I’ve come to one conclusion in what limited reading I’ve done of Joan Peterson’s blog. If it’s legal and she doesn’t like it, then she assumes it is actually illegal and everyone who does what she doesn’t like is a criminal. If it’s illegal, and yet criminals still find a way to get around the law, then clearly it is actually legal and she wants to regulate EVERYTHING in an attempt to make it illegal(er).
I’ve had my share of experiences at smaller non-profit shops that sometimes have board members who like to speak out on their own. If I worked for the other side, I’m pretty sure my head would be dented from banging it against the desk and/or wall after reading Peterson’s comments. Seriously, Peter, if you don’t have a stash of the Montezuma in your desk for a quick chug every time she posts, let me know and I’ll bring you a bottle next time I’m down there.
I admit that I had to laugh about her post on the Mary McFate story. She was McFate’s roommate in DC, and she gladly told her story of sorrow and opened her mouth about plans for the Minnesota gun rights groups. It’s similar to the actions of the former Executive Director of CeaseFire who invited McFate to stay in her home and attend board meetings. I don’t understand how you meet a woman like McFate and not have every alarm bell going off that something just isn’t adding up. Alarm bells should have been ringing in minutes, if not seconds, of meeting her, and yet she shared a room with the woman. Maybe I’m just protective of my personal space, but if someone creates discomfort for me or starts telling me things that don’t add up, then I am unlikely to continue sharing a hotel room with them while I sleep, bathe, and change clothes. But Joan might call that unwillingness to share my sleeping space with strangers who rub me the wrong way paranoia. I call it self-preservation.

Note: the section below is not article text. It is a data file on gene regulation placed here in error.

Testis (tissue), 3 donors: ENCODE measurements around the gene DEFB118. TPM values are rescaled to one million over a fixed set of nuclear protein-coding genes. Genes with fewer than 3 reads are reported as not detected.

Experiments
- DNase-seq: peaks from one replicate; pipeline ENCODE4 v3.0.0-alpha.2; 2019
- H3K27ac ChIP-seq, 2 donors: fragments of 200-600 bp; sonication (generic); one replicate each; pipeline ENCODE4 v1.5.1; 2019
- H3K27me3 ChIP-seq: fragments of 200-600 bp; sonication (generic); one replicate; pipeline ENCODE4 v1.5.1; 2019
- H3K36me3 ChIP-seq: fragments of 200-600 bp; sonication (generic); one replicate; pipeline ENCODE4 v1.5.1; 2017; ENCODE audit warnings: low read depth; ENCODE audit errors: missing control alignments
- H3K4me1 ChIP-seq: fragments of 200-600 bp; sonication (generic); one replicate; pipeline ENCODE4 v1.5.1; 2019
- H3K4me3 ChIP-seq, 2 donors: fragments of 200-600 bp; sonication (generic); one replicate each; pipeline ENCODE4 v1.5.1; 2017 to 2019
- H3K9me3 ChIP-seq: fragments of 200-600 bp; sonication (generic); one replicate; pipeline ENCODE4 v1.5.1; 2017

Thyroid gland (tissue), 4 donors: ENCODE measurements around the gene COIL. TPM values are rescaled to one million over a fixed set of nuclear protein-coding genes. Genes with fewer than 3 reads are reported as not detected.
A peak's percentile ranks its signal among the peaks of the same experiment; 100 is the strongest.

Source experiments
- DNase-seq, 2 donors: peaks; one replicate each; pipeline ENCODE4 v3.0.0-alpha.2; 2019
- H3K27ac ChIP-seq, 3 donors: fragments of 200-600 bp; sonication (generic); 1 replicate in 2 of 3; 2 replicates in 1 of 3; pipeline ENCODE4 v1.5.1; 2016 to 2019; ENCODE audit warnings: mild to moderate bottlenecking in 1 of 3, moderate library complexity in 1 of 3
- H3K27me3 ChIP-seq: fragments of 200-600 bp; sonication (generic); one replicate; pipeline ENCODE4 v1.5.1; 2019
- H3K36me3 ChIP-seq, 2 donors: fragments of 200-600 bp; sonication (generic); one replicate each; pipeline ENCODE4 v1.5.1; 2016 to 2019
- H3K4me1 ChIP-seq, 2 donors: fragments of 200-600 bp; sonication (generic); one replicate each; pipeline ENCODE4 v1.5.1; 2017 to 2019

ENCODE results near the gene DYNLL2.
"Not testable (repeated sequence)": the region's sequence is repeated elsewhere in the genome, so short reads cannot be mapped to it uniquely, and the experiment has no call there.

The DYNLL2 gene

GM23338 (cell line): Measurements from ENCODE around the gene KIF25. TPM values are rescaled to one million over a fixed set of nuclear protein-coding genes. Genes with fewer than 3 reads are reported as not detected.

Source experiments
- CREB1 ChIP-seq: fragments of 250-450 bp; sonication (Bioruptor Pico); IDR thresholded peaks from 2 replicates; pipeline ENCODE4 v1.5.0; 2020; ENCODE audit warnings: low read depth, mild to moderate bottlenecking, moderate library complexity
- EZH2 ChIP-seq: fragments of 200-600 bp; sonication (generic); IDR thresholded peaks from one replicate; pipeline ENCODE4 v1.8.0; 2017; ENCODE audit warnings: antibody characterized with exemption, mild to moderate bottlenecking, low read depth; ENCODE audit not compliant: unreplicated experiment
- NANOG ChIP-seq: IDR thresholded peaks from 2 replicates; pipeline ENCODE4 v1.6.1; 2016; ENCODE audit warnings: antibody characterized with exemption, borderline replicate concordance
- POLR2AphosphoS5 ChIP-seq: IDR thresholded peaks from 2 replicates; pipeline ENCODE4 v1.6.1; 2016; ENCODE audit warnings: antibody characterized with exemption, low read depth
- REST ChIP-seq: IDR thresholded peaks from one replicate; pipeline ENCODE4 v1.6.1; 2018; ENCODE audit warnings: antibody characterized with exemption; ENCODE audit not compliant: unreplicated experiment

I should feel sorry for Joan. The naÃ¯vetÃ© on display is almost sad for a grown woman. She laments that McFate was “lobbying” for the Brady Campaign on Capitol Hill. She’s convinced that McFate had full access to Senators and Representatives and was possibly telling them to be more pro-gun. Seriously, how many doors does she think the name “Brady Campaign” really opens on Capitol Hill? Even beyond the group name, how many doors get opened or people who aren’t constituents, large donors, or official lobbyists who can drive donations? Going one step further, on the occasion when doors are opened, they are rarely doors to lawmakers. Let me clue Joan in on the answer to these questions: Very few. Those powerful doors pretty much only open when a) you’re important, or b) they want a photo op.
There’s nothing illegal about allowing other people to spill their guts with little or no prompting. It’s not illegal to take advantage of the fact that the gun control groups will so quickly promote someone who just makes them feel good without asking serious questions. I think the only thing that shocked people was just how little effort, time, and money it takes to become a “leader” in the gun control community.
Of course, on the flip side, there’s nothing illegal about Michael Moore joining the NRA as a life member in an attempt to run for the board. He’s welcome to try. Of course, we require a little more than simply coming up with a sob story and showing up for a few rallies to be a leader of more organizations on this side of the argument. It doesn’t matter if someone just makes us “feel good,” they have to be willing to make an effort for the cause. Not only do we have many members who ask serious questions of those who want to step up into leadership, but those of us lawful gun owners active in the movement tend to ignore those who set off our alarm bells. We have a natural vetting process within our grassroots communities. Joan’s vetting process is limited to those who make her feel good or listen to her tell her stories. She tries to blame us for her lack of awareness, but I don’t think it fools anyone.